Summary: For capt_spork on the prompt of "Fuck off, I'm on holiday."
He could have an ice cream, he realised. The idea, amusing at first, gradually solidified into a definite desire, one that only required him finding the motivation to get up off this seat and walk the few yards across the park to the kiosk.
It was too hot to move though, and Lestrade briefly wished there was someone around he could send on his behalf. The mental image of Donovan's expression if he ordered her to fetch him an ice cream made him laugh out loud, and he looked around guiltily in case the people around him started peering at the madman laughing to himself on a bench with suspicion.
None of the passing families gave him a second glance, but the quick look revealed an altogether more disturbing presence striding towards him.
Lestrade groaned and closed his eyes in the hope that if he ignored it the tall flapping shape would go away.
He didn't move. Heard the new arrival tut irritably and sit down heavily next to him.
"I know you're not asleep."
Lestrade opened one eye. "Fuck off, I'm on holiday."
"I thought the law never slept?" Sherlock smirked at him.
"Well this particular part of it is having a well deserved day off. What do you want Sherlock?"
"I need a favour."
"Why doesn't that fill me with a sense of joy and expectation?" he grumbled sourly. Sat up, accepting the inevitable, that there wasn't a hope of getting Sherlock to go away until he gave him his full attention.
"Because you're a cynical and institutionalised member of the Establishment?"
"Or possibly because I've met you." Lestrade frowned. "And why the hell are you still wearing that coat in this weather? You must be sweltering in that."
Sherlock sniffed. "Petty concerns like comfort are of secondary importance. Besides, I need the pocket space."
Lestrade grinned. "I'm sure if you asked nicely Doctor Watson would buy you a man-bag."
Sherlock looked upwards into the leaves of the plane tree overhanging the bench as if searching for patience. "I don't know why you persist in these implications that there is anything untoward about my relationship with John. We are friends. Colleagues. Why you have to make cheap insinuations when you know perfectly well - "
"Because I know it annoys you?" Lestrade interrupted. "What do you want Sherlock?"
"Come with me."
Lestrade groaned in protest. "No. It's hot and I'm on holiday and I'm not chasing about all over London with you in this weather."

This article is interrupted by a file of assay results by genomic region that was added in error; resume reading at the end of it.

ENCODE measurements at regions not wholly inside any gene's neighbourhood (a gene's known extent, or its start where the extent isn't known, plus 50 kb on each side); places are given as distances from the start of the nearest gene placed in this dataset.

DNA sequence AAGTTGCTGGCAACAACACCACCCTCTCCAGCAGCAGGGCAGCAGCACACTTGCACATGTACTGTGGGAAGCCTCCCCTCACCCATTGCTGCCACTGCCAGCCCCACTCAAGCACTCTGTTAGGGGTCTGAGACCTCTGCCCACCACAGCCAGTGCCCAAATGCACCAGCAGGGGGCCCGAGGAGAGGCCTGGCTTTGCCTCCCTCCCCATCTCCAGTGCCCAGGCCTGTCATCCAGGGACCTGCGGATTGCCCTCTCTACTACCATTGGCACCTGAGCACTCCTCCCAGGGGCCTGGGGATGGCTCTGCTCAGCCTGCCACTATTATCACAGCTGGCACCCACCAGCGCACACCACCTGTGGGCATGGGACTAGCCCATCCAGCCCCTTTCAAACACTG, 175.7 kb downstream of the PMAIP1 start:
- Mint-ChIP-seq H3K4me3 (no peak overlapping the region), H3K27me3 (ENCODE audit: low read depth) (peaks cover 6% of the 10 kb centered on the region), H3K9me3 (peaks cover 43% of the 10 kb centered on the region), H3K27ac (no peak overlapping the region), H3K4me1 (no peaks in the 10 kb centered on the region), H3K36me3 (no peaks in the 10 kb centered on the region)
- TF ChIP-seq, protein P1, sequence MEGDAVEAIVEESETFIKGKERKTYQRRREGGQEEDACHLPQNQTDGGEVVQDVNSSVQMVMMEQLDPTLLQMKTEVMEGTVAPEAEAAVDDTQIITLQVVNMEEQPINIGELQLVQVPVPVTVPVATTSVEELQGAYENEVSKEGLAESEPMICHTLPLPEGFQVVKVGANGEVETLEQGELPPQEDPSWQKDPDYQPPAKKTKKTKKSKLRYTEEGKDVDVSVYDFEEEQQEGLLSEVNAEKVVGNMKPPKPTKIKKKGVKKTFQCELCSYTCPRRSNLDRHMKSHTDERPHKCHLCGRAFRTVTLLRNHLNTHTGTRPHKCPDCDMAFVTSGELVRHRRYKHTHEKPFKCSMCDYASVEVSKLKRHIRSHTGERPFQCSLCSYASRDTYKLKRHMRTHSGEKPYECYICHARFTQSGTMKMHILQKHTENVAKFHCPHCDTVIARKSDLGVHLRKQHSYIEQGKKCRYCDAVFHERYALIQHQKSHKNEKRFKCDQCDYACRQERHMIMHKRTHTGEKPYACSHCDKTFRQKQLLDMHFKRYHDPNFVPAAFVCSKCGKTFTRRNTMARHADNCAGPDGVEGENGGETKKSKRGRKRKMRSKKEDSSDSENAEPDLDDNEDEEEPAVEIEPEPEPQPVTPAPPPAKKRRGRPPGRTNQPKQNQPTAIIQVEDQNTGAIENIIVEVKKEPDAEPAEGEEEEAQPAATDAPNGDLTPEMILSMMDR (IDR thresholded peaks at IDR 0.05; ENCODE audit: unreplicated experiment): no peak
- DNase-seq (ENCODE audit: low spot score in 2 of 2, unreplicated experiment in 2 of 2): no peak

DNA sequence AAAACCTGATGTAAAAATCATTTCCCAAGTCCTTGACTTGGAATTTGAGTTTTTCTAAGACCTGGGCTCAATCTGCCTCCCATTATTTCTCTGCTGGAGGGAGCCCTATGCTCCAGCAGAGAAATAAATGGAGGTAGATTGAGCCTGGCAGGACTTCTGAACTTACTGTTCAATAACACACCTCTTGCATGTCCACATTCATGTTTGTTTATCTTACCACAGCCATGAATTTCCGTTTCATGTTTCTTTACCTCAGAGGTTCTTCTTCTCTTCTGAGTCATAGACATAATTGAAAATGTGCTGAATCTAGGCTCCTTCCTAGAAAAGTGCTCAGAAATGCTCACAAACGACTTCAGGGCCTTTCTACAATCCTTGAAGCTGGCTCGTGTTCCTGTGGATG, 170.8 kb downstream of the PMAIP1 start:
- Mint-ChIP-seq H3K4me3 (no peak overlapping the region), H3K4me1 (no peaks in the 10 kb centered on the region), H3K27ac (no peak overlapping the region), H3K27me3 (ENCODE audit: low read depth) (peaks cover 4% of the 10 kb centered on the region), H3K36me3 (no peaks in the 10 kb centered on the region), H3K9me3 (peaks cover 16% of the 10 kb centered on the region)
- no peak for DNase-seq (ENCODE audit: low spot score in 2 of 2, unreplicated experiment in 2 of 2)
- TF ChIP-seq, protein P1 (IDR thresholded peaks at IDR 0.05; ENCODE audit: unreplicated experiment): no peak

Sherlock looked at him craftily. "It's only to the other side of the park. And I'll buy you an ice cream?"
The look Lestrade gave him was one of mingled suspicion and resentment. "Hundred years ago you'd have been burned at the stake."
"I think in 1911 they were a little more advanced that that," Sherlock retorted.
"Pedantic twat," Lestrade muttered, hauling himself to his feet. Having got his way, Sherlock pretended not to hear him.
Walking side by side slowly across the wrapper-littered grass towards the lake, Lestrade shot a look at Sherlock over the top of his newly acquired ice cream.
"So go on then. Spill it."
"I need you to arrest someone for me," Sherlock said casually. Lestrade stopped in his tracks and Sherlock looked back at him with a little sigh. "You're not going to be difficult about this are you?"
"Difficult?" Lestrade gaped at him. "Just like that? You want me to arrest someone? On your say so?"
"Well done, yes."
"Well - what's he done?"
"She, actually. And nothing, as a matter of fact."
Lestrade just carried on staring at him and Sherlock rolled his eyes. "Over there, on that bench. Feeding the ducks."
Following the line of Sherlock's long finger, Lestrade picked out a dainty and respectable looking young woman sitting by the water, blonde hair gleaming in the sunshine.
"Well I can see she's an obvious danger to society."
"You're not listening," Sherlock huffed impatiently. "She's got nothing to do with this, it's the boyfriend I'm interested in - " he paused to glare as Lestrade snorted with laughter. "He's the one over there."
Lestrade looked away from the bench to see a man about twice the size of him, all tattoos and sunglasses, talking into a mobile phone.
"What's he done?"
"You remember the Chartwell murder?"
Lestrade frowned. "That was two years ago. I didn't work on it, but I know they never caught him. You're saying - "
"Yes. But I have no proof. Her on the other hand - there's a tenuous link placing her nearby at the time."
"But you said she wasn't involved."
"Oh, she isn't."
"You're banking on the fact he'll step in to save her? Isn't that a bit overly hopeful?" asked Lestrade sarcastically.
Sherlock looked scandalised. "My predictions are based on solid data, observation and behavioural patterns. Hope doesn't come into it."
Lestrade looked again at the size of the man they were discussing and wondered faintly what the odds were against him getting through the rest of the day with all his limbs intact. Sherlock could probably have supplied them, he thought irritably.
"Well?" Sherlock was looking expectant. "You'll do it, of course?"
Lestrade swallowed the last of his cone and licked his fingers. "What does your observation of my behavioural patterns suggest, smartarse?"
Sherlock looked consideringly at him for a moment, then laughed.
"That this is going to cost me a lot more than an ice cream."